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More Eversource competition?

If state legislators are looking for a way to get the attention of Eversource executives, the suggestion in a recent letter to the editor could do the trick. By showing it has options, the legislature can work to persuade the utility giant that it has to up its game when it comes to customer service, storm preparation and response.

Maura J. Casey, whose writings graced these pages when she worked as an editor and columnist for the opinion section, pointed in her recent letter to the superior performance of municipal electric utilities in the state and suggested the legislature make it easier to expand them as a way of giving Eversource some competition and the motivation to improve.

Casey knows more than a little something about utility abuses. Her editorials in the 1990s got the attention of state and federal regulators when a bygone electric company, Northeast Utilities, was cutting corners on safety at the Millstone Nuclear Power Station in Waterford.

In New London County, Groton Utilities, Norwich Public Utilities, Bozrah Light & Power, and the Jewett City Department of Public Utilities see fewer outages in storm events, get the power back faster, and offer it at lower costs. These systems cover smaller areas, making it easier to aggressively trim trees and maintain the infrastructure, which local crews know inside and out.

After compensating administrators and workers, profits at these utilities go back into the product rather than to shareholders or for lavish executive pay.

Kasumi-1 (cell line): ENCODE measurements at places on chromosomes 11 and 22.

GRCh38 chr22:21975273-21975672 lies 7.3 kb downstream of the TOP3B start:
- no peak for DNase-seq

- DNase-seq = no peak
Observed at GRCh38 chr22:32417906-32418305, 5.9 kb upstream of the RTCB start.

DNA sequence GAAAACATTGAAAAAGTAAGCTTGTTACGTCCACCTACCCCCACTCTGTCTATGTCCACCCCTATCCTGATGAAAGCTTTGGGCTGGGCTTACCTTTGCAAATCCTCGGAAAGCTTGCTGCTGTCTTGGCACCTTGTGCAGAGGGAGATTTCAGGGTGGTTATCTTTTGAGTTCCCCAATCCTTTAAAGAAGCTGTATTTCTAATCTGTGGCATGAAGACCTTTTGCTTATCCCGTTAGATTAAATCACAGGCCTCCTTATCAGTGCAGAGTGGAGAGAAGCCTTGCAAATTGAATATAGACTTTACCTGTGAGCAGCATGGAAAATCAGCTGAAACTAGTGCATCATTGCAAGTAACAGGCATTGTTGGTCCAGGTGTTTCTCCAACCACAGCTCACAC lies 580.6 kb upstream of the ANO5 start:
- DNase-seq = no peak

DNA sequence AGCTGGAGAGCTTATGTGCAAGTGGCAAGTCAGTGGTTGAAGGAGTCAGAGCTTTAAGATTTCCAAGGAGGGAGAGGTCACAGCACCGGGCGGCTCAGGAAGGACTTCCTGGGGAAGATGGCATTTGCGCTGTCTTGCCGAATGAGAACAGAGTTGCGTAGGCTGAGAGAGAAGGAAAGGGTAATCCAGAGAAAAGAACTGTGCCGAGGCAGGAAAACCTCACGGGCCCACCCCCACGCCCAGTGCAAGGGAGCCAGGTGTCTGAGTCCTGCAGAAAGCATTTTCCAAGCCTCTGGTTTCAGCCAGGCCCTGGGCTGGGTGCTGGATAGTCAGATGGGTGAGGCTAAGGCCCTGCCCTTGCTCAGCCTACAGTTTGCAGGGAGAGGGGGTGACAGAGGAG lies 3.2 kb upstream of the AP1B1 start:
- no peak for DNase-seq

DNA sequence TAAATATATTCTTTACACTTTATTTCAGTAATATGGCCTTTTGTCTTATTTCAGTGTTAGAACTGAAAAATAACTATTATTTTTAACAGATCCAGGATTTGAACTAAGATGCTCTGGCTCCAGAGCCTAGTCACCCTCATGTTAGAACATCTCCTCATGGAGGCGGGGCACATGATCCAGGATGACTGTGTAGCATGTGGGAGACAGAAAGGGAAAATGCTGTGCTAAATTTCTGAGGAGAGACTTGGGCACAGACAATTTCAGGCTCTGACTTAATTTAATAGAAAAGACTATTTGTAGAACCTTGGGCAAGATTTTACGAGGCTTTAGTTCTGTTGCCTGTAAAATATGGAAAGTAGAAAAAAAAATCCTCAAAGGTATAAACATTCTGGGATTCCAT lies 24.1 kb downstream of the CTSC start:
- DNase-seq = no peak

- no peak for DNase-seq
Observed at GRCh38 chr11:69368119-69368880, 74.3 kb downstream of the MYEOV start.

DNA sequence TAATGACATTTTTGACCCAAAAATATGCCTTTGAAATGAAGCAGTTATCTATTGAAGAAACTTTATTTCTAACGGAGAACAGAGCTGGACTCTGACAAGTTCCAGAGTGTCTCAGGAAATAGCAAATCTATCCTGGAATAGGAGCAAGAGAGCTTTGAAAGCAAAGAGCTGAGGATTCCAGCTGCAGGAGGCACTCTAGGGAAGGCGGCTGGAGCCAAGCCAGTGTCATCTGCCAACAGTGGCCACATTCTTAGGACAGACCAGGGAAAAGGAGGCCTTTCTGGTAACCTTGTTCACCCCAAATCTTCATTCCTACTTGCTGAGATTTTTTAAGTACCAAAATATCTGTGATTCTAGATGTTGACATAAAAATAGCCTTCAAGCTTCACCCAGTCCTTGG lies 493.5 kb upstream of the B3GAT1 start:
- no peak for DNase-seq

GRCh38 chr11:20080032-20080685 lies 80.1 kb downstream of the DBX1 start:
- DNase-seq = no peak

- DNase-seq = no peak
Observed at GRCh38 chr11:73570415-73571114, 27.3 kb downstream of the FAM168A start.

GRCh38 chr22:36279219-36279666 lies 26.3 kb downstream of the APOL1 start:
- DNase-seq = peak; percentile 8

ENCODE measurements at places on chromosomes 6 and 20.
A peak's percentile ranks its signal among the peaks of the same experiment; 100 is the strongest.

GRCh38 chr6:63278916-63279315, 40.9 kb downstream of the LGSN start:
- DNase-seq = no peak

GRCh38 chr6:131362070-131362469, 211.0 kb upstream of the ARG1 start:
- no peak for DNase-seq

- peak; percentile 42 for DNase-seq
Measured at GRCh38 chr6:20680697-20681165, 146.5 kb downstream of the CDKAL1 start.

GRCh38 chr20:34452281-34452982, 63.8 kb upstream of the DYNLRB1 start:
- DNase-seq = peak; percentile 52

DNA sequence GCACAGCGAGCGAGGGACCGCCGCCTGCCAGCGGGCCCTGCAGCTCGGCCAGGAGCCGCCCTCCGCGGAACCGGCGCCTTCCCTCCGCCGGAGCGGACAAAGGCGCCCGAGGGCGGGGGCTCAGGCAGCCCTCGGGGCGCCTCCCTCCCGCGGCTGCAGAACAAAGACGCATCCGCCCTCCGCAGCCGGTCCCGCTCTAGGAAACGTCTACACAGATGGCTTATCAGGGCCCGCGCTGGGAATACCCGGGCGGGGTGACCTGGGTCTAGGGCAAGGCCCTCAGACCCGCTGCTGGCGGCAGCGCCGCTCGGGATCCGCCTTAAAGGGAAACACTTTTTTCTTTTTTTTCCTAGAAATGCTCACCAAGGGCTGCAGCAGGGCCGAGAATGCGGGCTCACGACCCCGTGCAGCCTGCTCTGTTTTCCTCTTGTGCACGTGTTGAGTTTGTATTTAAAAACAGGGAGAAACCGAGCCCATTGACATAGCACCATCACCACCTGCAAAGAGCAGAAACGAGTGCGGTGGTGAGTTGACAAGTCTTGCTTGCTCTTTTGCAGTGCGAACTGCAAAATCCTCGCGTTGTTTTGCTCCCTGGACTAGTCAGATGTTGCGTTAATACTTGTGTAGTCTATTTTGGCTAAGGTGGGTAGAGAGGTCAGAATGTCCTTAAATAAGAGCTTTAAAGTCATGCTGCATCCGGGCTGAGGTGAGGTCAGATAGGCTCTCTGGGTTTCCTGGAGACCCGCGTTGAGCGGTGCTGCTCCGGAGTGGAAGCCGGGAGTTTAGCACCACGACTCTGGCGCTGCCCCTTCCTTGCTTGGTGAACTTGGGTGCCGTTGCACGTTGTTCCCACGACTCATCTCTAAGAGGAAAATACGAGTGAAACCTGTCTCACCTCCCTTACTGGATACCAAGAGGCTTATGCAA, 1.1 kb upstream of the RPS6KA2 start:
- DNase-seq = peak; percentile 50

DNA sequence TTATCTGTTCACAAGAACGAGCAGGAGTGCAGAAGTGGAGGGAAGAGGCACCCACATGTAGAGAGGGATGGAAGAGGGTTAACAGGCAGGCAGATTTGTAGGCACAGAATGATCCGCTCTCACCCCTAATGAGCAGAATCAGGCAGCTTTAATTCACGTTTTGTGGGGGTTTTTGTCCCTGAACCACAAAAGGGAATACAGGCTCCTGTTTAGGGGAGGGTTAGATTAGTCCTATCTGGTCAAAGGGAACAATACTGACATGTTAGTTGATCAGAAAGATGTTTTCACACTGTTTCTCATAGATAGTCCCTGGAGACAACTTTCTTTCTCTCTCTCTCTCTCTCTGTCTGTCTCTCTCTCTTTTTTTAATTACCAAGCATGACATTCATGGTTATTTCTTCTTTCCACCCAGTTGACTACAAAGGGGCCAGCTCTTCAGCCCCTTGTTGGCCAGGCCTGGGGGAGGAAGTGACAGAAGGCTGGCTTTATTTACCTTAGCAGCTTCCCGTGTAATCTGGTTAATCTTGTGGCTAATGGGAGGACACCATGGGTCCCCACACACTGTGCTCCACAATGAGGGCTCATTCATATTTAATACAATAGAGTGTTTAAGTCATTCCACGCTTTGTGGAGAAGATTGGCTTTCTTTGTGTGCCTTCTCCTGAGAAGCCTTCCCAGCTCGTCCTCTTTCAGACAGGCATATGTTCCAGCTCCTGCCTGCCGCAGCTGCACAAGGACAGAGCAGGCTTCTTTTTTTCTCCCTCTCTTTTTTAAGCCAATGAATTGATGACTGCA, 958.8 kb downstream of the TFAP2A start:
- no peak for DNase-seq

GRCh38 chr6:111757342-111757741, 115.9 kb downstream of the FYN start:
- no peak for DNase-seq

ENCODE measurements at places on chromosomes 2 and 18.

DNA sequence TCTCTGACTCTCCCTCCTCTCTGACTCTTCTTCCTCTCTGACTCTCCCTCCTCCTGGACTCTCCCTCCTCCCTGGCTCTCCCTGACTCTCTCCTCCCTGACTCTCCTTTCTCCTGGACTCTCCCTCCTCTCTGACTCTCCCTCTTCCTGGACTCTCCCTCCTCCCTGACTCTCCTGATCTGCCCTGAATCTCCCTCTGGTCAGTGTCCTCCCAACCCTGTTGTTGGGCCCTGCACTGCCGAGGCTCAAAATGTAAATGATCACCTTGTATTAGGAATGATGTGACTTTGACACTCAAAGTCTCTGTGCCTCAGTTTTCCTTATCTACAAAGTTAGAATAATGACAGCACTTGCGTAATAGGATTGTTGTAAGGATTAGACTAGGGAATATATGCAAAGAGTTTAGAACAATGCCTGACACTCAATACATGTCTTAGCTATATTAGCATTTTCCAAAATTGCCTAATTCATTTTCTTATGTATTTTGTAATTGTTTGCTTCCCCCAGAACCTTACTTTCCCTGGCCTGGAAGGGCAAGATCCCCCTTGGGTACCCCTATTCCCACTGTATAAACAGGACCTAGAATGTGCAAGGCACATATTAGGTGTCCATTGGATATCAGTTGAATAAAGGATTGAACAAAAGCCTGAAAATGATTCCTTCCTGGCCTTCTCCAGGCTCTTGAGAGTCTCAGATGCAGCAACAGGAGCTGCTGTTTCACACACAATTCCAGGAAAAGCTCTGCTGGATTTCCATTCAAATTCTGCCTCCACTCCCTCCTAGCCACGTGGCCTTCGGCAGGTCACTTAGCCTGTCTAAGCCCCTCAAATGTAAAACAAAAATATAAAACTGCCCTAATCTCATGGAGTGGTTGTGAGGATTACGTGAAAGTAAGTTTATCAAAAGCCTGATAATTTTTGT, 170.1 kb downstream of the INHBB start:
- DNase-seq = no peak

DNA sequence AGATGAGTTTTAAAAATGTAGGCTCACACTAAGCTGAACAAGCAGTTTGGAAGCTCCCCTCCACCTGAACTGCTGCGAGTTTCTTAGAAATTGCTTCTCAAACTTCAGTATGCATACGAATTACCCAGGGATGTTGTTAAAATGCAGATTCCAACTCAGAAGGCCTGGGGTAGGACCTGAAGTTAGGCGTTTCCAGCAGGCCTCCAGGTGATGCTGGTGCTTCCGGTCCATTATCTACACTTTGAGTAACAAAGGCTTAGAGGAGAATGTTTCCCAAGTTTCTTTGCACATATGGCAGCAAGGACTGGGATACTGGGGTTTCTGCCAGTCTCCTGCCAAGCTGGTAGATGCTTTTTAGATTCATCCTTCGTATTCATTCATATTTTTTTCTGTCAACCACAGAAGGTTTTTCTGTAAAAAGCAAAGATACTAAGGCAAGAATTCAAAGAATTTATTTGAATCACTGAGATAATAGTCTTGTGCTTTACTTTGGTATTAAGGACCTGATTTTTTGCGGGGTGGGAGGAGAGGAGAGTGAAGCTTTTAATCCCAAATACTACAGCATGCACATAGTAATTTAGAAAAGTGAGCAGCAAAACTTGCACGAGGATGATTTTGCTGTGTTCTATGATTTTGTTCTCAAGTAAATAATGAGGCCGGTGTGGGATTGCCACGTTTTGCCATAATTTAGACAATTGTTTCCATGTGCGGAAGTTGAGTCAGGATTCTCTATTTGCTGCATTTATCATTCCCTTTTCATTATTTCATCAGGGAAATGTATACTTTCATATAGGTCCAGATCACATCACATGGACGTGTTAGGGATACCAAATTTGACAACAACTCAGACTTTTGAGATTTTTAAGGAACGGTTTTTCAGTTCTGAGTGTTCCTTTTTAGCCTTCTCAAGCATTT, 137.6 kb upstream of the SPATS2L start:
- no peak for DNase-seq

Yes, the utilities faced a serious scandal a few years back when funds accumulated by their jointly owned cooperative were misappropriated to pay for junkets, including trips to the Kentucky Derby. But the public nature of the operation led to the eventual disclosure. And the fact is Eversource executives live far more lavish lifestyles, and quite legally, on the backs of their ratepayers.

The legislature could start by making it easier for these local utilities to expand their territories if adjoining towns are interested. The cost of purchasing the distribution systems from Eversource would be formidable, but legislation and state regulators could prevent excessive charges and the state might act as a co-partner in making such expansions possible.

Can this work? We’re not sure. Should it be looked into? Definitely. Nothing can help control prices and improve quality like a little competition.

 

The Day editorial board meets regularly with political, business and community leaders and convenes weekly to formulate editorial viewpoints. It is composed of President and Publisher Tim Dwyer, Editorial Page Editor Paul Choiniere, Managing Editor Tim Cotter, Staff Writer Julia Bergman and retired deputy managing editor Lisa McGinley. However, only the publisher and editorial page editor are responsible for developing the editorial opinions. The board operates independently from the Day newsroom.

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